A Belated Look at North Carolina State

Even though Quinton McDawg beat me to the punch already, I promised I’d give you a first second look at N.C. State (much as I did for Lipscomb, Louisville, and Georgia Tech), so, with apologies if I am being either redundant, repetitive, or redundant, here goes:

The Wolfpack’s first and last trip to Omaha came 40 years ago, in 1968. Tomorrow will mark the start of the second super regional in N.C. State history; the A.C.C. squad lost the first such second-round matchup, to the Hurricanes in Miami in 2003. Tomorrow’s visiting team got here by going on a late-season hot streak that began on April 25 (the day before Georgia began the fade that ended in the Athens Regional after the loss to Lipscomb): N.C. State went 10-5 through the Wolfpack’s final 15 regular-season games, a stretch that featured outbursts of 12 runs against Maryland on May 10 and against Florida State on May 15, 14 runs against Boston College on April 27, and 17 runs against Maryland on May 11 and against North Carolina A&T on May 13.

In Jacksonville, the Pack enjoyed a brief stay in the A.C.C. tournament, shellacking Clemson by a 10-0 margin in between narrow losses to Georgia Tech and Miami. N.C. State breezed through the Raleigh Regional with an opening victory over James Madison and a pair of one-run wins over South Carolina.

As Garnet and Black Attack noted when getting ready for the regional round, the Wolfpack does not overpower the opposition with the long ball, but the quality of N.C. State’s pitching renders overwhelming offensive outbursts unnecessary. The Pack prevented a power-hitting Gamecock squad from scoring runs in bunches and that gave the A.C.C. squad the narrow edge it needed to prevail.

As long as we’re on the subject of the Carolinas, I probably ought to mention that I was in Wilmington, N.C., for a friend’s wedding last weekend. That’s me leaning on the rail in the middle and the groom wearing sunglasses to the right. (Photograph courtesy Lee Johnson.)

You already know about N.C. State’s right-handed hurler Clayton Shunick, who has worked a boatload of innings (95.2), allowed an anemic average to opposing batters (.215), compiled a minuscule E.R.A. (2.16), and notched a staggering strikeout total (108) while giving up equally few walks and earned runs (23 apiece). Shunick has excellent control (only three wild pitches all season) and he rarely makes mistakes (no triples and just five homers allowed).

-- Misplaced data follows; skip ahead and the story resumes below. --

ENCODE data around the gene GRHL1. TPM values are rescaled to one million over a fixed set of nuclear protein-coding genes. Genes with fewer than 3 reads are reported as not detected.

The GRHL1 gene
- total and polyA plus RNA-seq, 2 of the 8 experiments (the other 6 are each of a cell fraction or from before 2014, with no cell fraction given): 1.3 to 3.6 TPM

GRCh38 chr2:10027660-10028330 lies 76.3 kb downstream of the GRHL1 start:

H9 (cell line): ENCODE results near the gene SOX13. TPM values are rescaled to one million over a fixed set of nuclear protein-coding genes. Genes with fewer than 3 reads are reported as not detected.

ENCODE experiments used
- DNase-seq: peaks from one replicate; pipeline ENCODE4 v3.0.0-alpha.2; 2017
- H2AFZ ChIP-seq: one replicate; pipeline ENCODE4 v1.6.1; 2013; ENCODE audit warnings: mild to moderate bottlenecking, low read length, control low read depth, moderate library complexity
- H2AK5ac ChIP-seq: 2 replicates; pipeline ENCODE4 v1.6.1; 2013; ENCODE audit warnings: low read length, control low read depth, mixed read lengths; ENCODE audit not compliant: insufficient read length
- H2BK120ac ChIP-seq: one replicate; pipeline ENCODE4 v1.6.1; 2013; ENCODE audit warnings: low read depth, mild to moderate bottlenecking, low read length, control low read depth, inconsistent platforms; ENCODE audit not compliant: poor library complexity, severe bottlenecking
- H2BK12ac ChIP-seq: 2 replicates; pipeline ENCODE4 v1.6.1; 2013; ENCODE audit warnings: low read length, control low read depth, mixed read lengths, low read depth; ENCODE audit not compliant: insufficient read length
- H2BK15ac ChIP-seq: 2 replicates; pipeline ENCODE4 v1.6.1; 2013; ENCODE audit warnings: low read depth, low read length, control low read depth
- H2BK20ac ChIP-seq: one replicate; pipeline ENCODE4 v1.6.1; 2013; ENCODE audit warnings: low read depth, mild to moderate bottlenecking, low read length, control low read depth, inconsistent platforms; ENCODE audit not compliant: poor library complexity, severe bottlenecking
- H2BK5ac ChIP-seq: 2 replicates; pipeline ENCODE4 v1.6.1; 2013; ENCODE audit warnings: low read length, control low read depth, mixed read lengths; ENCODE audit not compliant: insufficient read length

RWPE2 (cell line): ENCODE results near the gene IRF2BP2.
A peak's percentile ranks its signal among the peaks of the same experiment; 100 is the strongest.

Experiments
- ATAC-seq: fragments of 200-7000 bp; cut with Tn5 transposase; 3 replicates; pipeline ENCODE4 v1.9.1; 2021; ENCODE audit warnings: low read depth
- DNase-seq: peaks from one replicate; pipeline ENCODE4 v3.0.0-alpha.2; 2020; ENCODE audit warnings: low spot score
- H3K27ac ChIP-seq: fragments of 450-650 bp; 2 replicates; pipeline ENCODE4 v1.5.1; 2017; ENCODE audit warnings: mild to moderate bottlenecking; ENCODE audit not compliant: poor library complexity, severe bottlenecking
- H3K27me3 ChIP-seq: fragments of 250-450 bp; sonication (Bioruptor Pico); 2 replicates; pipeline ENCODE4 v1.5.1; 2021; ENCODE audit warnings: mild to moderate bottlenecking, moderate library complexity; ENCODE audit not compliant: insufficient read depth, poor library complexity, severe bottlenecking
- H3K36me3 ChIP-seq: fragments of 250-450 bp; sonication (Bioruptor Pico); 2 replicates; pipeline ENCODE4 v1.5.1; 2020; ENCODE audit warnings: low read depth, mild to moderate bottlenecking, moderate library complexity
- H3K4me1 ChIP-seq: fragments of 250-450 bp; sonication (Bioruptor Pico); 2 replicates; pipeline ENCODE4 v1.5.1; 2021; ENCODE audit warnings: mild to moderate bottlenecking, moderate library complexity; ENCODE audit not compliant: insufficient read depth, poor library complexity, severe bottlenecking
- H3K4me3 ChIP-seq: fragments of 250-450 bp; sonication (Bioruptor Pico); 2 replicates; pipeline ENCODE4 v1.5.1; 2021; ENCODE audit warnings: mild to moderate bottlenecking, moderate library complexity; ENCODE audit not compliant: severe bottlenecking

Nevertheless, Shunick is not invincible. He has started 13 of the 15 games in which he has appeared (and gone the distance in one of them), but he has compiled only a 7-5 record. Shunick also has been known to hurl just a bit inside, plunking ten opposing batsmen in the process.

The Wolfpack’s other complete game came from freshman righty Jake Buchanan, who has only three starts to his credit but who has held the hitters he has faced to a lower average (.191) while compiling quite a respectable E.R.A. (3.11). Shunick’s fellow junior, southpaw Eric Surkamp, has quite a few K’s of his own (82) and also has surrendered identical numbers of walks and earned runs (34 each). On average, Surkamp concedes a little over a hit an inning (72 hits in 69.2 innings).

As Baseball America’s Aaron Fitt pointed out, though, N.C. State "has a solid starting rotation, but what makes its staff truly great is its deep, versatile bullpen." Even with closer Jimmy Gillheeney ruled ineligible for postseason play, the Wolfpack bullpen hasn’t given up a run since the first game of the conference tourney and it gave up only one hit during the regional round.

Despite the results of last weekend’s regional, though, there’s a lot of scoring that goes on at N.C. State, at least according to what Laurie McDowell told her best friend from Alleghany High School in that short interlude between the sixth and seventh chapters of I am Charlotte Simmons.

Last weekend, Wolfpack pitching coach Tom Holliday skillfully matched a succession of relief pitchers to opposing hitters on a batter-by-batter basis after getting over two scoreless stanzas from Sam Brown (3.12, 3-1). He then sent hard-throwing lefthander Alex Sogard (4.21, 4-2) to assume the role of closer.

In the batter’s box, N.C. State is led by outfielder Ryan Pond, who boasts a .332 average but has been hit by pitches more times (10) than he has hit a home run (8). In fact, the team leaders in dingers are outfielders Pat Ferguson and Matt Payne, each of whom has nine. Only one player from the Pack has stolen more than six bases and seven N.C. State batters have struck out more than 30 times.

In games occurring elsewhere other than Raleigh, this weekend’s visiting team has gone 12-12. That middling figure is typical of much that is true of the Wolfpack, in fact: N.C. State is 8-8 in one-run games, 4-4 in two-run games, and 3-3 in shutouts. The Pack, however, doesn’t need a lot of runs to beat you, as the A.C.C. squad is 2-14 when scoring three or fewer runs . . . but 5-1 when scoring four runs.

N.C. State seldom comes back to beat a team late, as the Wolfpack is 2-15 when trailing after seven and 0-16 when down after eight. Really, since the Pack is 6-10 when trailing after two innings but 23-3 when leading after a couple of cantos, we should have a good idea early on which way the wind is blowing tomorrow afternoon.

Go ‘Dawgs!

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